By G. Jeffrey MacDonald
Episcopalians can expect to hear a lot more in coming years about America as a nation founded on white supremacy.
Members of Executive Council gave a standing ovation Nov. 16 to ethicist Keri Day after she chided those she identified as liberal Christians for thinking merely that America needs to live up to its ideals. Instead, she said, they need to accept the “hard truth” that America’s founding, enduring ideal is corrupt to the core and must be transformed.
“White supremacy has always sat at the center of the American democratic ideal that we hold dear,” said Day, associate professor of theological social ethics and black church studies at Brite Divinity School in Fort Worth. “Yet so many within our nation, especially in white communities, are unable and unwilling to acknowledge the severity of the many exclusions and forms of oppression that this nation was founded upon.”
Day’s 45-minute address to the Executive Council set the stage as the church begins to live out a General Convention mandate to make racial reconciliation a top priority for the next three years. One by one, council members rose to affirm that the church must “tell the truth” about America’s origins, even if it makes people angry.
“We are calling our colleagues in the church world to embrace this prophetic voice,” said the Rev. Stan Runnels of the Diocese of West Missouri. “But I want to remind us in no uncertain terms that there will be a cost to living the prophetic voice and prophetic lives. There are many in our congregations who will be afraid of it and who will walk away from it.”
Day contended that America was founded as a society in which white male property owners could enjoy exclusive rights to vote, own slaves, and build personal fortunes at others’ expense.
“Marginalized groups were enslaved in various modes in order to contribute to the economic sustainability of this hierarchical, inequitable way of life that constituted the American democratic tradition,” Day said. What’s more, the church was complicit and has not divorced itself from that past.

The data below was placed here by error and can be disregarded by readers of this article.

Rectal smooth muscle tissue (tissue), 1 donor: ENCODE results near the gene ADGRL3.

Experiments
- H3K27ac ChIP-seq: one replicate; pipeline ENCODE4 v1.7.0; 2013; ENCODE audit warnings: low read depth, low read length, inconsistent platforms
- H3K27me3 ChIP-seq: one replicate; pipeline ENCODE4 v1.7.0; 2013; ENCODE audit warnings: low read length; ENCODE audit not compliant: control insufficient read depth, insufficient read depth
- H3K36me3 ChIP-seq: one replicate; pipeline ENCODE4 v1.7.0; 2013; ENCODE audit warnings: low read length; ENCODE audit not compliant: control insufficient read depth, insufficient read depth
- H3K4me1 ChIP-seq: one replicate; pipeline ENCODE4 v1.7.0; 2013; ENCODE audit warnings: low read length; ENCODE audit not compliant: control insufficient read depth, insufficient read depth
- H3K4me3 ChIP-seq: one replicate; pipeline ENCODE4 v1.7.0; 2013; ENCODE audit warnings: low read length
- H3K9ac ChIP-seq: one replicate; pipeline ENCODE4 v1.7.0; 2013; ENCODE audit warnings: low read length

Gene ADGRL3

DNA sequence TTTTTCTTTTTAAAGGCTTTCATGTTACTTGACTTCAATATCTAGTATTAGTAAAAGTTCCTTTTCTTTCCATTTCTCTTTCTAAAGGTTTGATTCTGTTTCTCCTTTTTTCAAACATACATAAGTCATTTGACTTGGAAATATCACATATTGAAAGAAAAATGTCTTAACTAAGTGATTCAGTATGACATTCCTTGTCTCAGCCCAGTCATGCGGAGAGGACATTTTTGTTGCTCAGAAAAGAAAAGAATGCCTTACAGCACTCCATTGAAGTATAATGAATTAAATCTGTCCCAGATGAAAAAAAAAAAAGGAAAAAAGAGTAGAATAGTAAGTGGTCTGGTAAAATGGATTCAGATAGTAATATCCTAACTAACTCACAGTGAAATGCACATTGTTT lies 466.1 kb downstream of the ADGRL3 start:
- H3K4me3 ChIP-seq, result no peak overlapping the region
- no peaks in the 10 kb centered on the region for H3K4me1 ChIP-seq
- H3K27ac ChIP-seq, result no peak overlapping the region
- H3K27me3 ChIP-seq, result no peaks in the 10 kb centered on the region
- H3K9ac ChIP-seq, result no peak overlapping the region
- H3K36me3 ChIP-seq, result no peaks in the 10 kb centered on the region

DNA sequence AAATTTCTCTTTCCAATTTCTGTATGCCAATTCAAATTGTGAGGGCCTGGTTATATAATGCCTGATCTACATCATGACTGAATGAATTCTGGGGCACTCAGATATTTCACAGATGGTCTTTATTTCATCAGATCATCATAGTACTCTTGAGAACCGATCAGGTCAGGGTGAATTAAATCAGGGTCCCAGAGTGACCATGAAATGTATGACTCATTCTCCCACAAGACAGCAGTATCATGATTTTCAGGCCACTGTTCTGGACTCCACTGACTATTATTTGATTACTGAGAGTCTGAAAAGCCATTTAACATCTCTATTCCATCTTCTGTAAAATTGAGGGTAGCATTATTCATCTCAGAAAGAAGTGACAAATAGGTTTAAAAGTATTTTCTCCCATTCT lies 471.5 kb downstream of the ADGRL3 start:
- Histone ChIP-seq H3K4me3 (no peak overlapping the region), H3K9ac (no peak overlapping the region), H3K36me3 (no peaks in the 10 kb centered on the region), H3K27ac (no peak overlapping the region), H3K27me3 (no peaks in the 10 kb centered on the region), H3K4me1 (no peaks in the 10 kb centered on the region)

“America’s racist past is America’s racist present,” she said. “Therefore the church’s racist past is the church’s present, although there is always good news.”
When asked how America might redeem its ugly past, Day said that racial justice must precede racial reconciliation. She said reparations paid to descendants of slaves might be necessary before reconciliation can occur. She also argued that America’s influence abroad needs an overhaul as part of reconciliation.
“America has been deeply oppressive of people of color around the world, who are suffering from the exporting of American democracy and capitalism under the banner of progress, which is having disastrous economic and cultural consequences,” Day said.
Day went on to fault liberal Christians for being too trusting of an official public sphere in which voices of the disenfranchised are routinely minimized. She called on Christians to support instead the Black Lives Matter movement, which she framed in the tradition of other grassroots social movements, such as the Civil Rights movement of the 1960s and the Azusa Street revivals of the early 1900s.
Council members asked for “tools” to help the church recast the American story as one rooted in systems of white supremacist oppression. The discussion generated three titles for potential use in book studies among Executive Council members and in local congregations. All three are by advocates for reparations: Between the World and Me by Ta-Nehisi Coates, Dear White Christians by Jennifer Harvey, and Day’s Unfinished Business.
“I don’t think there’s anything more important for us to do than to embrace this task,” said the Rt. Rev. David Bailey, Bishop of Navajoland. “If we do it well, it’s something we can give to the rest of the church. But until we’re willing to step forth and invest the time, the energy and the pain that’s involved with this, all the work we do in Executive Council is truly not going to matter.”
Image: Keri Day addresses members of Executive Council on Nov. 15. • G. Jeffrey MacDonald